Baby step 4: Invest 15% of Household Income Into Roth IRAs and Pre-tax Retirement

Dave Ramsey commonly assumes a 12 to 18% rate of return. To justify that, he recommends that you use his endorsed local providers who are active fund managers. They will put you in specific mutual funds which will give you this high rate of return. In most of the math equations that he uses, he assumes a 12 to 18% rate of return. He has been criticized by most fact checkers for continuing to use these numbers to make projections. But we do not have the time or inclination to dive into whether or not this is still possible. We try to use more realistic numbers like an 8% average rate of return which should provide more realistic results.

Three Case Studies

Okay so let's look at the reality of Dave's plan. Let's say that our individual invests 15% of their household income into a Roth IRA and pre-tax retirement:

Case 1:

Tom makes $40,000 a year and invest 15% or $6,000 annually and does a combination of pre-tax and post-tax investment accounts. He does this every year for his working career, which is 40 years so from the age of 20 to 60.  He never gets a raise, which is unlikely, and he never fails to contribute. He’s  going to have a 1.6 million dollars.

Case 2:

Dick decides to go to med school or grad school. This is a 12-year path including 4 years of under grad (age 18 to 22), 4 years of med school or grad school (Age 22 to 26), and finally,  4-5 years of residency or to pay down his loans(Age 26 to 30). Dick earns a higher salary of $100,000 per year. Because of the student loans, Dick was not able to start investing until he was 30. Dick only plans on working/investing for 30 years till the age of  60. He invest 15% or $1,250 a month.  At the end of 30 years, Dick would have $1.8 million dollars.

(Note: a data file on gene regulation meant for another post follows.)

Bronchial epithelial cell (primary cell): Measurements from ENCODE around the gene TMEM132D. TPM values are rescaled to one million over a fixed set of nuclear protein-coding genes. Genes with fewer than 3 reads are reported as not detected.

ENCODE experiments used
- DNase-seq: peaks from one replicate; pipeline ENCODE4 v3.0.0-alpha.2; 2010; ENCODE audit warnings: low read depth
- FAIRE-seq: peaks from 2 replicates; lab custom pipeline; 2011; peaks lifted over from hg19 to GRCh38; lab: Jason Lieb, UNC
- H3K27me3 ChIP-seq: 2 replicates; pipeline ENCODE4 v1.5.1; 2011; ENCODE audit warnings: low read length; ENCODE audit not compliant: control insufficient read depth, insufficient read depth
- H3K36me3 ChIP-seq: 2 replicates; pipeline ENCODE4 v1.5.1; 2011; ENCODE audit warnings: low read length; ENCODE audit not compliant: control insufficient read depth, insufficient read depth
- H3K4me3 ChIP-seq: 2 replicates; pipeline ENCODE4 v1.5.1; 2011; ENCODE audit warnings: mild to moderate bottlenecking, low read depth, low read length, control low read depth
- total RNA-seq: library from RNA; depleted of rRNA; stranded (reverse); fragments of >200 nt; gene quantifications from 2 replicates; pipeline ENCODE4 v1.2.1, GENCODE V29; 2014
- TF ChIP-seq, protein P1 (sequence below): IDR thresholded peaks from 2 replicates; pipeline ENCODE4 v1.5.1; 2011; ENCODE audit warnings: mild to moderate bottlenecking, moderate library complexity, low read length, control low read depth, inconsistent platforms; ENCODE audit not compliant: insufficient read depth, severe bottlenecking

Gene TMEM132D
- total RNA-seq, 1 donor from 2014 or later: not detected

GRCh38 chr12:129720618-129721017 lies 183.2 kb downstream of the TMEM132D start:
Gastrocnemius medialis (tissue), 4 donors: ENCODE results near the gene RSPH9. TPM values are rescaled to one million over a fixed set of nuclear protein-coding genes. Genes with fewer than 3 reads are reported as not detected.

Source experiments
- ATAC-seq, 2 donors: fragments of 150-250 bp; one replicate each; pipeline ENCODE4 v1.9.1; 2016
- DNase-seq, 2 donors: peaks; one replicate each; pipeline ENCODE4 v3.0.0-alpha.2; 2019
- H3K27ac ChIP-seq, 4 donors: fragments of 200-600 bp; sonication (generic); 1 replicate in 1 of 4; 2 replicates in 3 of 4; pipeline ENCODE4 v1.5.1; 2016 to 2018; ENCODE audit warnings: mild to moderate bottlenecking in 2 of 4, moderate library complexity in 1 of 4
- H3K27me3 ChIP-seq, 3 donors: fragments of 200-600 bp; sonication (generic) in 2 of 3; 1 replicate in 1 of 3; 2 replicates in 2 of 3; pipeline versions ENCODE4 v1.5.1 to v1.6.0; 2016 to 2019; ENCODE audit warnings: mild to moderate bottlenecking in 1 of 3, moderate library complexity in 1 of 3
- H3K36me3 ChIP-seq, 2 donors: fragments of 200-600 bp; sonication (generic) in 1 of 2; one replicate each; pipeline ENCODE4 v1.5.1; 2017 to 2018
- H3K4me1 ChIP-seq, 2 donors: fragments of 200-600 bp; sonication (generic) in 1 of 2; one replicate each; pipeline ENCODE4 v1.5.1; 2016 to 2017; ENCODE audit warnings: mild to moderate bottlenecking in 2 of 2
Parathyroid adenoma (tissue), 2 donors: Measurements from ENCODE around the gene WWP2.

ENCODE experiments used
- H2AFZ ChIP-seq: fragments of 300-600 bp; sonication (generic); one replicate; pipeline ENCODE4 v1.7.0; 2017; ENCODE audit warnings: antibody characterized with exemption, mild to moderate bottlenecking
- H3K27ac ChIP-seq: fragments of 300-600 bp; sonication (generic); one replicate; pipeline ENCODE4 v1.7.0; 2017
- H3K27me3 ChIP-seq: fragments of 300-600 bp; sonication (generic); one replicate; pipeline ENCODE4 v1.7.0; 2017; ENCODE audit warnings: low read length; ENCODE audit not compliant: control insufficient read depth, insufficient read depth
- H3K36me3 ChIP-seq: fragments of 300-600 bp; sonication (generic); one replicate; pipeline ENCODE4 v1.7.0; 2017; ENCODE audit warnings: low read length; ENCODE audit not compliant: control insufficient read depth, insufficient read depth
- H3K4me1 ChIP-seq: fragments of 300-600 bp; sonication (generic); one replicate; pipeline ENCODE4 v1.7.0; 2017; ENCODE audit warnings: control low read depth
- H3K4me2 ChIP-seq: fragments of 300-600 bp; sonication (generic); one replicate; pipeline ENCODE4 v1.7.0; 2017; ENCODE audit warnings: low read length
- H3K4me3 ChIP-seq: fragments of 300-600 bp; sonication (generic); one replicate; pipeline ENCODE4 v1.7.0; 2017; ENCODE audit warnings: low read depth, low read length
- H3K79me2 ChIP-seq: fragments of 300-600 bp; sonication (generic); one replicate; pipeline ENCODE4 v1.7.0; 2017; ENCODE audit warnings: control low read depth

Opportunity Cost

It's important to realize the opportunity cost here. In Case 1 Tom was able to invest a mere, $500 a month. If you give up 10 years of your life, so you start 10 years later, you're going to have to pay more than twice as much as $1,250 vs $500 if you want to retire at the same time as them. That's opportunity cost!

So If You Follow Dave's Plan You Will Be a Millionaire

But this is not the 40-year career podcast.This is the ChooseFI podcast. We are not interested in a 40-year career. We plan on putting a lot of work in now so it becomes optional in the future. Saving 15% sounds extreme to most of America who is being begged by their financial advisors to tuck away anything (2%-4%). However, in the FIRE community, 30%, 40%, and even 70% savings rates are not uncommon because we understand the simple math of early retirement. More specifically, we understand the importance of your savings rate. We live far beneath our means, focusing on building passive income streams through investments, real estate, and business ventures.

Joshua Sheets from Radical Personal Finance had a podcast episode where he aptly pointed out if you want to experience Dave’s level of success… Don’t do what he says… Do what he did:

What did Dave do?

  1. He Slashed his cost of living creating space between is cost of living and income
  2. He built a business from the ground up
  3. He scaled it to reach millions

That's what we are doing here now and you can be apart of that.

Baby Step 5 – College funding for children

Yes – but be smarter about it- things are changing. Don't be the person with 300 CDs and no way of listening to them. College is changing. The world is changing. We have several podcasts and articles planned which will go into further details.

Baby Step 6 – Pay off home early